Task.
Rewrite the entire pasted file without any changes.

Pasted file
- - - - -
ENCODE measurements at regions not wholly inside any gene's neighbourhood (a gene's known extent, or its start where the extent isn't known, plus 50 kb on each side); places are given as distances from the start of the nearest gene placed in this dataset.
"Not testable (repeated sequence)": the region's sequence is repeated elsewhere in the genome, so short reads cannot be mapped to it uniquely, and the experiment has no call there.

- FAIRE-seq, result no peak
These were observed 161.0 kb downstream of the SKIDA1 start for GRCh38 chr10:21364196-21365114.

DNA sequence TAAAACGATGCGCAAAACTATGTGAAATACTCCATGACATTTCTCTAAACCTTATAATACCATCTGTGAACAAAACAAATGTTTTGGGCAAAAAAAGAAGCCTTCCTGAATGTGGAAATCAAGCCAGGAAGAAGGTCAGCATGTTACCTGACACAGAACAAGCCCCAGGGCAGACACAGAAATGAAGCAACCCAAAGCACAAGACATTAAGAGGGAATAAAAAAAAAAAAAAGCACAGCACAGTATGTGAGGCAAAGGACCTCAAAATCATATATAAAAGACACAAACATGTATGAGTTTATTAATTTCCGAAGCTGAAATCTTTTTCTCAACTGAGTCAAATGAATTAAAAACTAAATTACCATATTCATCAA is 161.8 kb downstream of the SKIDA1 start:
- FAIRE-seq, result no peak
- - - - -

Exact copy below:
ENCODE measurements at regions not wholly inside any gene's neighbourhood (a gene's known extent, or its start where the extent isn't known, plus 50 kb on each side); places are given as distances from the start of the nearest gene placed in this dataset.
"Not testable (repeated sequence)": the region's sequence is repeated elsewhere in the genome, so short reads cannot be mapped to it uniquely, and the experiment has no call there.

- FAIRE-seq, result no peak
These were observed 161.0 kb downstream of the SKIDA1 start for GRCh38 chr10:21364196-21365114.

DNA sequence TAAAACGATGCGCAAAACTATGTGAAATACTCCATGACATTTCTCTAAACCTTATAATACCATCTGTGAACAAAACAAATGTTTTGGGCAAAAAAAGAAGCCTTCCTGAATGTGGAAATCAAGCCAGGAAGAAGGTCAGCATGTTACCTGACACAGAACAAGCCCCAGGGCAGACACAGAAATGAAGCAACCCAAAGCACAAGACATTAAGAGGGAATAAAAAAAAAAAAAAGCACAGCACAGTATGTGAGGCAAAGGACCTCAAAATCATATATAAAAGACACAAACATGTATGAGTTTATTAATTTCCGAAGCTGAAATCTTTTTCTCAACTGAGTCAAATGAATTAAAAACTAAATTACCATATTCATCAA is 161.8 kb downstream of the SKIDA1 start:
- FAIRE-seq, result no peak